During the 1996-97 school year, almost 70% of the students assigned to
the CARE middle school were African-American. OCR 16, Bates No. 40.
Almost 60% of the students assigned to the CARE high school were
African-American according to data maintained by the District for the
1996-97 school year. OCR 16, Bates No. 40.
Students do not typically return to their home schools once admitted to
the CARE program. OCR 16, Bates No. 40.
2. District's Actions Post-Agreement
While Dr. Peterkin and Mr. Lucey have made several recommendations
addressing this issue, there is nothing in the record to show what steps
the District has taken in this regard.
J. Columbia (Stratton) Elementary School
The Columbia Elementary School was 92 years old when it was replaced in
1998 with the newly constructed Stratton Elementary School.*fn10
Columbia, and now Stratton, have a history of being racially
identifiable in that its student composition is largely
Between 1993 and 1998, African-Americans represented on average 36% of
the total Champaign elementary school population. During the period
between 1993 and 1998, African-Americans represented on average 78 % of
the Columbia Elementary School population. Columbia Report 30, Bates No.
Between 1993 and 1998, the African-American student enrollment
percentage at Columbia Elementary School was between 12% and 21% higher
than the stipulated maximum African-American student enrollment. Columbia
Report 2, Bates No. 552.
Columbia was identified, but not placed on, the Illinois Board of
Education Watch List for low academic achievement in 1997.
Given its large enrollment of African-Americans, the disparities that
exist in the District are magnified at Columbia/Stratton.
From 1993-97 African-Americans comprised 44% of the District special
education placements. For the same period at Columbia, African-Americans
comprised 72% of the special education placements. Columbia Report 30,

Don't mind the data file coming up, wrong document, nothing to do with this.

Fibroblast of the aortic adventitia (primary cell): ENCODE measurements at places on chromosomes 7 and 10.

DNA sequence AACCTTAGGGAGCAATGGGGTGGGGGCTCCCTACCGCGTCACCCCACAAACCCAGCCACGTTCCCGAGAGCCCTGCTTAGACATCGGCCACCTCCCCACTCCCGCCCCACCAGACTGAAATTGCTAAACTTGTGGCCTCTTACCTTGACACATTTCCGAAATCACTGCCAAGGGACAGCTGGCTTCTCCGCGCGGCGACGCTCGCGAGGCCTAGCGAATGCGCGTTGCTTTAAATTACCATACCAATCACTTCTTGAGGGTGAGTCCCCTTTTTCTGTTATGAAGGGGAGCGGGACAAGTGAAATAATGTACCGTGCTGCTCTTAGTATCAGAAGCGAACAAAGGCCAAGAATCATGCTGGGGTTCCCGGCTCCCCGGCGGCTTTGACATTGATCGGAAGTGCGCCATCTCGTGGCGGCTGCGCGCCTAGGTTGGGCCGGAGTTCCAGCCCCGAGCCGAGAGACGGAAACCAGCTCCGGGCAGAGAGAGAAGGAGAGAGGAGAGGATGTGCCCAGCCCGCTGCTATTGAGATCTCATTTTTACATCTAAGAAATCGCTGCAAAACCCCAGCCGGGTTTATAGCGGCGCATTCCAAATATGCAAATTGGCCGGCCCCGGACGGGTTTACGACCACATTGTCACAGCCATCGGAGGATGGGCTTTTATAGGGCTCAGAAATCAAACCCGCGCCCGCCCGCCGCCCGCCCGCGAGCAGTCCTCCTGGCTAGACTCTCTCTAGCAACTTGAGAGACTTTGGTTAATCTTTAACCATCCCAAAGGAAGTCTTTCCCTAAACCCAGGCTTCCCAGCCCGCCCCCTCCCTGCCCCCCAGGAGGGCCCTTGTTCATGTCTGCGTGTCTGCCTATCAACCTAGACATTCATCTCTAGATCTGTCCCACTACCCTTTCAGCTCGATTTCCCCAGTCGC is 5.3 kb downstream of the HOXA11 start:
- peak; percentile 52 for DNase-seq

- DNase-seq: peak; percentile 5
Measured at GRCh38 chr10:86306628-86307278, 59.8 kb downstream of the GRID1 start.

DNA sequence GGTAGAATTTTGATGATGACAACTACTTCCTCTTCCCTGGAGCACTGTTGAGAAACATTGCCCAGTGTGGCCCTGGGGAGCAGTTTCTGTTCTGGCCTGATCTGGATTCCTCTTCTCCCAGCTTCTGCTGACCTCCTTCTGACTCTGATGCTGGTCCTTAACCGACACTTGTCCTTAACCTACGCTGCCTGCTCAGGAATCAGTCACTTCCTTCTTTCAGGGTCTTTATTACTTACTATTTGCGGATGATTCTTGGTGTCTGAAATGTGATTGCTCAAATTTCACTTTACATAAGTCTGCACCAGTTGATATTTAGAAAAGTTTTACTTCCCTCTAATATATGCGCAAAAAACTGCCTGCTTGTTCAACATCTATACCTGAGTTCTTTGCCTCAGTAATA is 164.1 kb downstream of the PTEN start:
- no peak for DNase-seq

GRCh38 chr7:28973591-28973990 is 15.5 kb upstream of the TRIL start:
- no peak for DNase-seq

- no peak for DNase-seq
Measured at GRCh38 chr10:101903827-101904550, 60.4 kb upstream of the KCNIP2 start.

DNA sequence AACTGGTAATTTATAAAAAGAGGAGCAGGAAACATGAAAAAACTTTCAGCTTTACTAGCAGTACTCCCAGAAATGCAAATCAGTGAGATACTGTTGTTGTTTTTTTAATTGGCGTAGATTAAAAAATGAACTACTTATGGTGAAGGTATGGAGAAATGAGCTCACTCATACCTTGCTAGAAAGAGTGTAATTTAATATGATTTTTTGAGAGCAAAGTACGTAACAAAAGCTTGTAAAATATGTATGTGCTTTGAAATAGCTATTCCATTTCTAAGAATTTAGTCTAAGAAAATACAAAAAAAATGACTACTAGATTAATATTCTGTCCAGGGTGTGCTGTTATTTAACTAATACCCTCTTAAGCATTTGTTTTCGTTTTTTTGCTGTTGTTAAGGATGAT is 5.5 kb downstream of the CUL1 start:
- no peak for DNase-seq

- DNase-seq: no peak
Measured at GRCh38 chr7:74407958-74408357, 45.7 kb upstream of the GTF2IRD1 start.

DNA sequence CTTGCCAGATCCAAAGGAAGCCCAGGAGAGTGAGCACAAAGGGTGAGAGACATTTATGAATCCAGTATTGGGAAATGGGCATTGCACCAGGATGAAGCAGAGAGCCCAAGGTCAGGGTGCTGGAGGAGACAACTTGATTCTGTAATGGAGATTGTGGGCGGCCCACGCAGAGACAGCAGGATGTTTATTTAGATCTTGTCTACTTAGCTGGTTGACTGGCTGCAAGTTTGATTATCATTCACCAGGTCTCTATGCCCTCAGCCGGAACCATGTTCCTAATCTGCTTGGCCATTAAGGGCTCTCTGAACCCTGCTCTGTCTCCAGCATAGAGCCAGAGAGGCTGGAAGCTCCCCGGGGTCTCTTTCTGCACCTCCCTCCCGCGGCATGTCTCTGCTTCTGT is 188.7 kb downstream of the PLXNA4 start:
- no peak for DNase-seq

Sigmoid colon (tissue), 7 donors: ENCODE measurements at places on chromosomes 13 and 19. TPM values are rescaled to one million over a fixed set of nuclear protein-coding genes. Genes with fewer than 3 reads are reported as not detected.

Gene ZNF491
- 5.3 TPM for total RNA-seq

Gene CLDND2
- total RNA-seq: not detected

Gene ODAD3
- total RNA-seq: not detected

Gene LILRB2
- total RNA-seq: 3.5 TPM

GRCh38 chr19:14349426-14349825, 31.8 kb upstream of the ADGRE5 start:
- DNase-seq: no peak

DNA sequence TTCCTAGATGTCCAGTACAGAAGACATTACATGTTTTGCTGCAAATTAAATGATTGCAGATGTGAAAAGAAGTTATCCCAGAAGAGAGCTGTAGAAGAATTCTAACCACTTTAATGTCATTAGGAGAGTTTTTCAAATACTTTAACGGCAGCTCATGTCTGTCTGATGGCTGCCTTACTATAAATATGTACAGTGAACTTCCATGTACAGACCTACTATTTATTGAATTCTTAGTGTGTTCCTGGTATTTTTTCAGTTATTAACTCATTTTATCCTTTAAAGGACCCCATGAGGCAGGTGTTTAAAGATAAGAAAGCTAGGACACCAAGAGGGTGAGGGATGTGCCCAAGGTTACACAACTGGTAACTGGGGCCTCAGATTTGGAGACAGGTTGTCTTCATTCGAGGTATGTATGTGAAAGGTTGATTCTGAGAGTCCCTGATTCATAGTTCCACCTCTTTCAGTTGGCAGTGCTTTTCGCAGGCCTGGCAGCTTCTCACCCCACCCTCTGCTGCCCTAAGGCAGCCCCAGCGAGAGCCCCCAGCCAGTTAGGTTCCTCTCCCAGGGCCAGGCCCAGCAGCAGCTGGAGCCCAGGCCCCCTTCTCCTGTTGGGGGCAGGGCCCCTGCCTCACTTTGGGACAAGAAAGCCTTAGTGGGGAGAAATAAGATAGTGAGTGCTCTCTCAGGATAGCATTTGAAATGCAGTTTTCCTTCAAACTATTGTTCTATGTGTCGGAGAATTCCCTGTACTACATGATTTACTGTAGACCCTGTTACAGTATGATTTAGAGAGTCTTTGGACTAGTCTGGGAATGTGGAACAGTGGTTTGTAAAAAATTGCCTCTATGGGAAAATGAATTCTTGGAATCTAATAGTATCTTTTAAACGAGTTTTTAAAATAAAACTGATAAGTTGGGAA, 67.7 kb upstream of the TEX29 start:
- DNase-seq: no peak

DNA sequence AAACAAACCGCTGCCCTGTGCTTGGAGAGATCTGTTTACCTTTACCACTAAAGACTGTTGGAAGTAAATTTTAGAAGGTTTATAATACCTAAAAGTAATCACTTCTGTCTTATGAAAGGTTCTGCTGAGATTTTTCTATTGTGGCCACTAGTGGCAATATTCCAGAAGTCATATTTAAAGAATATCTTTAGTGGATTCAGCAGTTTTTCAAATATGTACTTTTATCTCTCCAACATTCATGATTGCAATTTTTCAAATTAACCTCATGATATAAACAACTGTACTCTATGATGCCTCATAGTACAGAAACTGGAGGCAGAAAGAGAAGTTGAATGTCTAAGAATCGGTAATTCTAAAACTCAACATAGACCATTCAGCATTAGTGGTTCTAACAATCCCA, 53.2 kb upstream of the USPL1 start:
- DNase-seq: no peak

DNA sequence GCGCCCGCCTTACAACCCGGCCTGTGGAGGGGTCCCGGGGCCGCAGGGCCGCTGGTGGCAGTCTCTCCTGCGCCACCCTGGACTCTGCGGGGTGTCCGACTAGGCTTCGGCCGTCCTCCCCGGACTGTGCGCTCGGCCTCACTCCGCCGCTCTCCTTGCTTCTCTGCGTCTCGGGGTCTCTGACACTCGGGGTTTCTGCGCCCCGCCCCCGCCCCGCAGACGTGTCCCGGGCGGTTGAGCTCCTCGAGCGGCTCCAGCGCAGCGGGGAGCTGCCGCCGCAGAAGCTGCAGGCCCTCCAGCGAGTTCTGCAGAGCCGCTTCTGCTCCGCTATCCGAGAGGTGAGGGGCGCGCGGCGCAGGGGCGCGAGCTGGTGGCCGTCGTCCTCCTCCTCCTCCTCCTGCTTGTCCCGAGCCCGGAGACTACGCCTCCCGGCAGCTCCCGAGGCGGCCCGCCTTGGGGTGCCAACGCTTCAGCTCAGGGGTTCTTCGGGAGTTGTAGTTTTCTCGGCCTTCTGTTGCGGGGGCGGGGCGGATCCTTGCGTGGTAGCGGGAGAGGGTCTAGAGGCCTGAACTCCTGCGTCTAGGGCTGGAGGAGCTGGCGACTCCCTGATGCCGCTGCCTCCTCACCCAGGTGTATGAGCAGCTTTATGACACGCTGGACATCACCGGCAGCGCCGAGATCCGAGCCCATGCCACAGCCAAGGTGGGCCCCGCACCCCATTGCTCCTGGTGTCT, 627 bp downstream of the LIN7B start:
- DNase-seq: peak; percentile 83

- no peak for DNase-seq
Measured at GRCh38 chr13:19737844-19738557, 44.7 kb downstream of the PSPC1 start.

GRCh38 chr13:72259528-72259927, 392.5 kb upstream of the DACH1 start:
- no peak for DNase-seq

Bates No. 580.
African-American students attending Columbia Elementary School are
disproportionately represented among the lowest 10% in elementary school
student attendance rates for the 1997 school year. Columbia Report 7,
Bates No. 557.
In the 1995, 1996, and 1997 school years, respectively, only 0%, 1%,
and 3% of African-American students at Columbia were screened for gifted
classes. Yet, the African-American population at Columbia for this period
was between 58% to 78% African-American. Columbia Report 2, 13, Bates
Nos. 552, 563.
In the 1996, 1997, and 1998 school years, respectively,
African-Americans represented 1%, 3%, and 3% of the Columbia gifted
population. Yet, African-Americans represented 70-78% of the Columbia
student population for the same period. Columbia Report 2, 15, Bates No.
In the 1993, 1994, 1995, and 1997 school years, an average of 89% of
African-Americans at Columbia Elementary School participated in the free
lunch program. Columbia Report 4, Bates No. 554.
K. Staffing, Recruitment, & Hiring
1. Pre-Agreement Data
At the time of the Dr. Peterkin & Mr. Lucey Audit, Unit 4's hiring
appeared to operate without sufficient minority representation
in the hiring pools or screening teams and the school-based hiring
process did not systematically report or record reasons for rejecting
minority candidates recruited by the District. EEA 16, Bates No. 83.
At the time of the Dr. Peterkin & Mr. Lucey Audit, African-Americans
comprised approximately 10% of the teaching force but the
African-American student population exceeded 30%. EEA 79, Bates No. 146.